Hitchhiking : One of the most misunderstood yet highly effective travel methods for the fearless budget backpacker. It’s by no means a new custom in the traveling world but for beginners, it’s often seen as a perplexing frontier to be explored. Most are weary to give it a try but deep down, everyone is curious how hopping in a car with a complete stranger will pan out.
I’ve recently joined the hitchhiking community whilst making my way through the Balkans and I must say, I want to profess my love for it from a mountain top!
Hitching is largely stereotyped as being unsafe and dangerous, however I’ve come to find that it’s actually quite a large community. Usually, drivers willing to pick up wanderers were travelers themselves at one point and know what it’s like to travel on a budget. In this case, the ride tends to get interesting once you start swapping vagabond stories. Some are just genuinely hospitable people that want to share their knowledge and love of their home country. Even if they haven’t given it a try, some drivers are curious and have always wanted to but couldn’t commit. This is when I take the opportunity to dispel some sour rumors about solo traveling, hostels, and hitching and reinforce the positive facts about travel!
The exciting rides, in my opinion, are those that the driver speaks little English, but is so eager to practice and have a little company. Music and body language become a bonding method and communication becomes painless and fluid. Enthusiasm and kindness freely cross language barriers, so don’t be discouraged about silences or not being able to speak the local language.
Since I’m still the new kid to the party, I’ve used my own experiences and feedback from fellow hostel-mates to make a list of tips and advice if you’d like to give it a go. Check it :
- Start early – It’s no fun standing in the heat at 4pm with your thumb out. It’s best to get out on the road before the sun is hottest and people become cranky. Be prepared to spend some time in the sun by lathering on the sunscreen and deodorant, and don’t forget to stay hydrated!
- Be obvious and accessible – Pick a spot on the road where a car can easily pull over after spotting you, before a parking lot or gravel shoulder for instance
- Gas stations are great for being forthright and directly asking for a lift. Drivers are already pulling over to fuel up, which gives you a chance to ask around and prove you’re not a creepy axe murderer
- Get a girl – As much as I hate to make the claim that girls get picked up quicker than guys, it’s proven true more often than not. That’s not to say guys don’t catch rides easily, but from the feedback I’ve gathered, people seem to generally feel more comfortable picking up a female and male, rather than just one or 2 guys.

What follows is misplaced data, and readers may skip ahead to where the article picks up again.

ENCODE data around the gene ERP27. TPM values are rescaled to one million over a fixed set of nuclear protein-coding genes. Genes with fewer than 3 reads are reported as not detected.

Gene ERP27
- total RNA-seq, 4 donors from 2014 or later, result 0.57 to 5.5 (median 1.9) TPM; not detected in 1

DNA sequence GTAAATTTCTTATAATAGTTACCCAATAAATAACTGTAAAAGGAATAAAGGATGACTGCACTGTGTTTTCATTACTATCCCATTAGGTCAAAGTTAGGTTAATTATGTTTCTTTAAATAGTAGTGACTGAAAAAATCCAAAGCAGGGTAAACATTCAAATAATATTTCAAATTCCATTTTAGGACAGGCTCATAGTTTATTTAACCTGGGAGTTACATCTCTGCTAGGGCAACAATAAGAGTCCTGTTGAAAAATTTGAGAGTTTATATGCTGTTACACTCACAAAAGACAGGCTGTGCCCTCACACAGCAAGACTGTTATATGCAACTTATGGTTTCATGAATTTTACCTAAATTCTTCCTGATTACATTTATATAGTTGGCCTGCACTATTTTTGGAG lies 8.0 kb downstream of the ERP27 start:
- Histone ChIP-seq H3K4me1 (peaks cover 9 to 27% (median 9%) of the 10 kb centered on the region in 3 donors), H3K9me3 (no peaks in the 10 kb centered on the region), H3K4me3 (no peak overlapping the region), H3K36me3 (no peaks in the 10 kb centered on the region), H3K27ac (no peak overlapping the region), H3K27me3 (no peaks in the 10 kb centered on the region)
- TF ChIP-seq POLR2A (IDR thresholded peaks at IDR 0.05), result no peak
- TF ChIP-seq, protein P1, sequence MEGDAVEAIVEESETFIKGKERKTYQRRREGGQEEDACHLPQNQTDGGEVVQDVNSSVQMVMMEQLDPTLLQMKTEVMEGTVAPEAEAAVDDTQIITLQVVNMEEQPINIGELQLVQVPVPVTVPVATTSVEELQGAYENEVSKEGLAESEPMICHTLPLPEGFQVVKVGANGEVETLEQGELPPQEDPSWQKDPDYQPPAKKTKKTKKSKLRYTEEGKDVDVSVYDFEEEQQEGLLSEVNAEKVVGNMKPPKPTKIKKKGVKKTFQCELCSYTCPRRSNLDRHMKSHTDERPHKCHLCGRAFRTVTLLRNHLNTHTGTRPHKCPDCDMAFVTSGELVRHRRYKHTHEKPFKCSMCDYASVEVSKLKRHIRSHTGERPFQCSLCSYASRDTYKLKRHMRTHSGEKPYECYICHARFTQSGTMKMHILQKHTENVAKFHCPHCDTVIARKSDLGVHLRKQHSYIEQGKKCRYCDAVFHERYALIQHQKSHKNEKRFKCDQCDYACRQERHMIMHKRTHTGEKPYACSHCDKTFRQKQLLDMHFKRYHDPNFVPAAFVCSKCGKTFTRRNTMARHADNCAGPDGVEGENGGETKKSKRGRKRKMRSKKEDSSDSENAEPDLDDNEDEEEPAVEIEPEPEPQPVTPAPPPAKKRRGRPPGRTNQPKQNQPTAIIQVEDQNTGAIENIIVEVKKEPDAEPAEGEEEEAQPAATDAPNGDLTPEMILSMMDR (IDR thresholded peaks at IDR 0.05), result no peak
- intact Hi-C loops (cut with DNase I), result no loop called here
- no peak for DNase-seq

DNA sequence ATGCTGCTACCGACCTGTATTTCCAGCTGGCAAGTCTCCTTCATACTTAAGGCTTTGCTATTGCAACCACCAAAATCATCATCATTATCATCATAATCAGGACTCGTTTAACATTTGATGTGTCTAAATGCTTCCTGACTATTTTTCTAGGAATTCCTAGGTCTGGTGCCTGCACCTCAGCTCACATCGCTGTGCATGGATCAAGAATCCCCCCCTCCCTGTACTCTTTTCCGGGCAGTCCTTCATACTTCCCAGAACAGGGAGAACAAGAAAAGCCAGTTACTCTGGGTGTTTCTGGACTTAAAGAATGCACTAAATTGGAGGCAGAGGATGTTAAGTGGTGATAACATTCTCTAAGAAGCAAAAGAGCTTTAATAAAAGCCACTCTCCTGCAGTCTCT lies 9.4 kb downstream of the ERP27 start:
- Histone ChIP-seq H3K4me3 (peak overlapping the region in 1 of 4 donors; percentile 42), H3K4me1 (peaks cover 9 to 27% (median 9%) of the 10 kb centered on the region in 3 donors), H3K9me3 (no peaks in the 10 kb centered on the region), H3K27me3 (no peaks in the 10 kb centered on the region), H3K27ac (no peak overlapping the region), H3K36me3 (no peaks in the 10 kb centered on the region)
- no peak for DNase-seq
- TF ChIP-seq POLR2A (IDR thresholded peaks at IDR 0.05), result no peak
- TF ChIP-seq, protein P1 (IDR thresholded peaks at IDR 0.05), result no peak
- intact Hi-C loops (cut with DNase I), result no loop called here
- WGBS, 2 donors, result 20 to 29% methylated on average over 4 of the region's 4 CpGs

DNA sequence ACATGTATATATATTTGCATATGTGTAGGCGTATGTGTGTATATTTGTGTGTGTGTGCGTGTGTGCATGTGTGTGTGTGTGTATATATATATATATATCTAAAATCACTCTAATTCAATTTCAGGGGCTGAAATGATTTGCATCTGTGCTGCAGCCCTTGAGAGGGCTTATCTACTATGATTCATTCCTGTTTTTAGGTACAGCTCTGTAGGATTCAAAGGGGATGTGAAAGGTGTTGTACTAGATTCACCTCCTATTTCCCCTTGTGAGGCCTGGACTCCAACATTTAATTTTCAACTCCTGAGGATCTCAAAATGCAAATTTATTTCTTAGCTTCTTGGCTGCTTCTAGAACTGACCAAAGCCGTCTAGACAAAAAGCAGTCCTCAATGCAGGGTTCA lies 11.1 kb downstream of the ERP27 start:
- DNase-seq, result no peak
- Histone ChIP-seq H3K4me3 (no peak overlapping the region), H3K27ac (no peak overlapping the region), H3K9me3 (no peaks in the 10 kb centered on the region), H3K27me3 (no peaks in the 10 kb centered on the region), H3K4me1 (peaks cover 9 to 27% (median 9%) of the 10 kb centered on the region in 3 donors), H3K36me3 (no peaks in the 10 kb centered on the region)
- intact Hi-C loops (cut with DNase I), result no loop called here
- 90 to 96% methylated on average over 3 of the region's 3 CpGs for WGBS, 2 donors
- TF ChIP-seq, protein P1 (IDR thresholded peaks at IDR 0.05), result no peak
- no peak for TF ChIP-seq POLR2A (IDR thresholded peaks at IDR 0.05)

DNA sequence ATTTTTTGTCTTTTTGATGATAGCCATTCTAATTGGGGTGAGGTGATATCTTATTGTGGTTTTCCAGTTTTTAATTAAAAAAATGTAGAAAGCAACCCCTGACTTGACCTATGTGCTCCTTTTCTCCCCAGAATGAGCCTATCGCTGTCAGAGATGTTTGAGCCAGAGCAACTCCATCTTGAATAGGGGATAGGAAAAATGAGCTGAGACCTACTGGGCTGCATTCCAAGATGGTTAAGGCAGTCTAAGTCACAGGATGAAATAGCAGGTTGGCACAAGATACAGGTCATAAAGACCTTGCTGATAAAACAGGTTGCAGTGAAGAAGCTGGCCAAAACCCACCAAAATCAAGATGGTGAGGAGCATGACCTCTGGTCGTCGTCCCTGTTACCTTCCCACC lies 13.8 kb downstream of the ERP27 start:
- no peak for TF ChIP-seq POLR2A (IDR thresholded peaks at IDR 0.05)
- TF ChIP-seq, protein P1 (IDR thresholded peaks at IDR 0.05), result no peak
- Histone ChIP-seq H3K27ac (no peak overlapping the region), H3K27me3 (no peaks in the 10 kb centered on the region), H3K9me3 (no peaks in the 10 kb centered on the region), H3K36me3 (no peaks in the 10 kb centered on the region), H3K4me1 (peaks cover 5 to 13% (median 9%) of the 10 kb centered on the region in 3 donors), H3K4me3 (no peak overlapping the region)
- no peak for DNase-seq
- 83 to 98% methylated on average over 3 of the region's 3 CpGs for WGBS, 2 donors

- Three’s a crowd – I’ve thumbed it in a group of 5 recently and no surprise: it was not easy to get picked up. Some trucks and vans may stop, but if the trip is short, try to split up into groups to better your chances
- Use the snow and rain – Don’t be afraid to use these tools in accordance with the pity card and hitch in bad weather. Most drivers will stop much faster after you’ve guilt tripped them by looking like the saddest human alive standing in the pouring rain. Granted you may catch pneumonia, but you’ll get to your destination in no time!
- SMILE! Drink a pot of coffee before you set out, do a little dancing, and start cheezin because no one wants to spend hours with a stinky sourpuss in the their car
The Art of Sign Making
This part always gets me pumped for getting out on the road to find a ride. When constructing your sign, make sure to use a decent size piece of cardboard with black marker for thick dark letters. White paper is not advisable because it’s small and too vulnerable to the elements.
Adding a cute ‘please’ in the local language is usually a nice touch. Nothing too wordy that will clutter the sign and confuse the driver, but just enough to make them think, ‘aww what a nice gesture, let’s pick these kids up!’
Transiting by car across country borders can be a bit tricky. Often, drivers feel uneasy about physically transporting you through border control, so don’t be surprised if they ask you to walk yourself across or find another ride at the border. Don’t get too stressed though; walking across country borders can actually be quicker since you don’t have to wait in a line of cars.
Ultimately, anything can happen while hitchhiking. You should always be safe and use your best judgement in any scenario. I have yet to attempt a hitchhike completely alone as a solo female traveler, but I’ve met a handful of solo girls who have successfully done it and report overall positive experiences. Just remember – if it doesn’t feel right, say nevermind, thanks anyways, and keep trying.